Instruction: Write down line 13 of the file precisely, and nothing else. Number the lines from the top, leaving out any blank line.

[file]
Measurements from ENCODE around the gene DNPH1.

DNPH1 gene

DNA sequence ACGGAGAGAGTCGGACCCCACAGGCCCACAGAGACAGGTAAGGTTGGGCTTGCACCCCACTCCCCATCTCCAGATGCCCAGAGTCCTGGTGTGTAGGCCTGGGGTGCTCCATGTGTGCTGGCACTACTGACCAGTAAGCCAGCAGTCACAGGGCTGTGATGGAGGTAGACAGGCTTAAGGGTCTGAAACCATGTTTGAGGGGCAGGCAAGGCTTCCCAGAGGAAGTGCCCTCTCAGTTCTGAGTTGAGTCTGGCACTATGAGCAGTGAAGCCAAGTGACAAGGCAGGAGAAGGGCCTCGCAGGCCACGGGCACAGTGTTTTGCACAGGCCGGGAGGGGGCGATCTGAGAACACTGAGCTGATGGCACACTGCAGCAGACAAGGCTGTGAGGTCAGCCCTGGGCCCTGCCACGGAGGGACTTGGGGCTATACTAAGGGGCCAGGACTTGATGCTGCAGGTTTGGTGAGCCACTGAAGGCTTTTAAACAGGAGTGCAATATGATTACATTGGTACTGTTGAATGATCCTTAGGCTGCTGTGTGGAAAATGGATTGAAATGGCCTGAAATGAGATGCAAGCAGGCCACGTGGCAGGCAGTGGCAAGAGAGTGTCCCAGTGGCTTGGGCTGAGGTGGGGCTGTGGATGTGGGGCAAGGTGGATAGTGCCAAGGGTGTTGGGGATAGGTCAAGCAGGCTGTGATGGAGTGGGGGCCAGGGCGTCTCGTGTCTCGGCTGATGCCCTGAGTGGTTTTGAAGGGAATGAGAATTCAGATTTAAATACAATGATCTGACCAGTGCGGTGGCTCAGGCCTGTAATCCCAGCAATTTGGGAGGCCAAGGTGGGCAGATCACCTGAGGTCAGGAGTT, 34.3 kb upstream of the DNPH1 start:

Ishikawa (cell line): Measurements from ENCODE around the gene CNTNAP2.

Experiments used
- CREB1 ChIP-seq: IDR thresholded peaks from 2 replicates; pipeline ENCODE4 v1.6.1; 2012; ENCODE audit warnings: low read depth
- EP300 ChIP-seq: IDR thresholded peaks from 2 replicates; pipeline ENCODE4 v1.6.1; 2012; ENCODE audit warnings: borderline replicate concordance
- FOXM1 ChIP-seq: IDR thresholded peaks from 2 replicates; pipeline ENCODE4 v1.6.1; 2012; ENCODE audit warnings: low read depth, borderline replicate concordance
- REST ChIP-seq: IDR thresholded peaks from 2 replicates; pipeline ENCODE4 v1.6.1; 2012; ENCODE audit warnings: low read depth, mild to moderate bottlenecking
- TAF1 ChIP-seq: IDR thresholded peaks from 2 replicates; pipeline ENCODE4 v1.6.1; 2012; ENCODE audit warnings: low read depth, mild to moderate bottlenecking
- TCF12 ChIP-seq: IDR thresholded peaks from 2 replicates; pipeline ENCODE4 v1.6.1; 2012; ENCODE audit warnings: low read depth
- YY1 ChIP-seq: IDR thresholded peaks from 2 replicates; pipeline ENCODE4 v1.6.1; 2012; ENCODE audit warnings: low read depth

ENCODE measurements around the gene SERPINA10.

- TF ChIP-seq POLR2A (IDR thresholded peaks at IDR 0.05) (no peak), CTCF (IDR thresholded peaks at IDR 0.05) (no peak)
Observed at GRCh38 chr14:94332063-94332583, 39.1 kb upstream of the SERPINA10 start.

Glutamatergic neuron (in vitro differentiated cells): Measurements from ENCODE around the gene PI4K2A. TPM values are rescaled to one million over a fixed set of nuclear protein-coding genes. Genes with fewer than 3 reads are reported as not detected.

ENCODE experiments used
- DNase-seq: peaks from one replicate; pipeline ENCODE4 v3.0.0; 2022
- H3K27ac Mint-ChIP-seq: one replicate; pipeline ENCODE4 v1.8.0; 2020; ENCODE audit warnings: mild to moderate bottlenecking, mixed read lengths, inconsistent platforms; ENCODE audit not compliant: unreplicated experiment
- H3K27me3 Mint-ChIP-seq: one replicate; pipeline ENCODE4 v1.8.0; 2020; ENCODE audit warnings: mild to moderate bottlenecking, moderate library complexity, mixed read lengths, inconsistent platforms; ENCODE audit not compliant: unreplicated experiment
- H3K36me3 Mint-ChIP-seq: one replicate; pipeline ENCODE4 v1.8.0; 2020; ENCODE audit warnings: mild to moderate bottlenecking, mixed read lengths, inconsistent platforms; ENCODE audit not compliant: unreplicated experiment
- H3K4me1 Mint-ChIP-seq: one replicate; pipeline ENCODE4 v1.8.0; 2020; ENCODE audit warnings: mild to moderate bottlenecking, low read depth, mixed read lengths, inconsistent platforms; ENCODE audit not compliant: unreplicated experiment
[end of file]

ENCODE measurements around the gene SERPINA10.